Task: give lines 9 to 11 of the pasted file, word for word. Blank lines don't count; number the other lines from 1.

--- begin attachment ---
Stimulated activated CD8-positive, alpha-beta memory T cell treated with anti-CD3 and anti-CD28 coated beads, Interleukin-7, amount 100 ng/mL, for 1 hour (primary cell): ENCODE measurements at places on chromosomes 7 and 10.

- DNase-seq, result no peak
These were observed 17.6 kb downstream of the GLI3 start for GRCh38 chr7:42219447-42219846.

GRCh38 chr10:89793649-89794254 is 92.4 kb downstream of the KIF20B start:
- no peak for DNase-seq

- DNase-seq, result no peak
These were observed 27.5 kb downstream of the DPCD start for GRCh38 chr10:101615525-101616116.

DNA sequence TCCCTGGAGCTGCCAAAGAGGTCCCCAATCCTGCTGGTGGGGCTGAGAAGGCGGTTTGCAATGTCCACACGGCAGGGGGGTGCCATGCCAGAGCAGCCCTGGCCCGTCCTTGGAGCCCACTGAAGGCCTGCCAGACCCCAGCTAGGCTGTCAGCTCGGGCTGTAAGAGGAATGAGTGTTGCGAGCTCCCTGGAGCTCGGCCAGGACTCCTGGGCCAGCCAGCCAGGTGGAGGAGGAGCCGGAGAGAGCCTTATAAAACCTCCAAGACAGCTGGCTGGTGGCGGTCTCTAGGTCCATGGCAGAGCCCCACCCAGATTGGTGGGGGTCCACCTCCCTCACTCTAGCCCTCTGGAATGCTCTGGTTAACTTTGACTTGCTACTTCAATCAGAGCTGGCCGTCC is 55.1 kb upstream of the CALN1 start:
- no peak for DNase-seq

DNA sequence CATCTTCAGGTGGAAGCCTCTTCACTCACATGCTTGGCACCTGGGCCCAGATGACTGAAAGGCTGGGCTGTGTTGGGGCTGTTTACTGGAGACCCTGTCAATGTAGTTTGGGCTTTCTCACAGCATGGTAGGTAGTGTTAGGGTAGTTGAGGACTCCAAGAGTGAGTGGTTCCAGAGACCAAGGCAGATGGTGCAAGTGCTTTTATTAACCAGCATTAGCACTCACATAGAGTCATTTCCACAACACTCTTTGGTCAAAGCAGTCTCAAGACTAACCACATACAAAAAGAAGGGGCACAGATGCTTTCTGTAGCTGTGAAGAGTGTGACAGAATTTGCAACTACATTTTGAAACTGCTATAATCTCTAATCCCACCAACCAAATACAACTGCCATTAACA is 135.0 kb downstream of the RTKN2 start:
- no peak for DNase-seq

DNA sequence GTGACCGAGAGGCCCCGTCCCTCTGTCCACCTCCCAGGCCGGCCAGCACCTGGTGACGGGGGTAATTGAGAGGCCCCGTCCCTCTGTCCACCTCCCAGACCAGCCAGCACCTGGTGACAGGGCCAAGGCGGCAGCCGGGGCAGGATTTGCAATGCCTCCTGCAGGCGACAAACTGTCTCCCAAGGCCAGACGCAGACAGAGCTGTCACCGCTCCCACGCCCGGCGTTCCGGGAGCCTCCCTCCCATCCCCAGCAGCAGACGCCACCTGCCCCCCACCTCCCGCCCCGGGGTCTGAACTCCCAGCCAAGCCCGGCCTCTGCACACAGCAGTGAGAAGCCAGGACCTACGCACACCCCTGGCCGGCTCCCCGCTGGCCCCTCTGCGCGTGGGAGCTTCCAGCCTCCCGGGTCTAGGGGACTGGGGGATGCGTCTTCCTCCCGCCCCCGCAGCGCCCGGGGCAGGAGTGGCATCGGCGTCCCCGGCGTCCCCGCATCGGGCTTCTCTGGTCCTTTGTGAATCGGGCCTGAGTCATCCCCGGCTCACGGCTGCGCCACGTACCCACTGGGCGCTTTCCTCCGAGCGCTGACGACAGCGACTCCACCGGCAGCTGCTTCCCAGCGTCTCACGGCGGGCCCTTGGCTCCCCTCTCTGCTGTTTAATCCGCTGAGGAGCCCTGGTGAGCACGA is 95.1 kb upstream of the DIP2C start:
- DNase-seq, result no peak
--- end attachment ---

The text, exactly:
- no peak for DNase-seq

DNA sequence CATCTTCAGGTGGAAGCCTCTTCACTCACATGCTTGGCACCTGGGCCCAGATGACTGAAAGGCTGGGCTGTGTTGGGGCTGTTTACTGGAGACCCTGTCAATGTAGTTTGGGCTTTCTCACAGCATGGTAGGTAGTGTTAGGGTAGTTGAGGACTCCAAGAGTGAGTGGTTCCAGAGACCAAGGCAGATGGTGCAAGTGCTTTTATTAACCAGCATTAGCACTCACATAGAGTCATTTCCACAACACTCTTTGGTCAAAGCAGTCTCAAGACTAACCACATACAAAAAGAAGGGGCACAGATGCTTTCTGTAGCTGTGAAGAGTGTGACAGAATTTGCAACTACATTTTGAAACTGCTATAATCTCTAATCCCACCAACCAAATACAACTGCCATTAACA is 135.0 kb downstream of the RTKN2 start:
- no peak for DNase-seq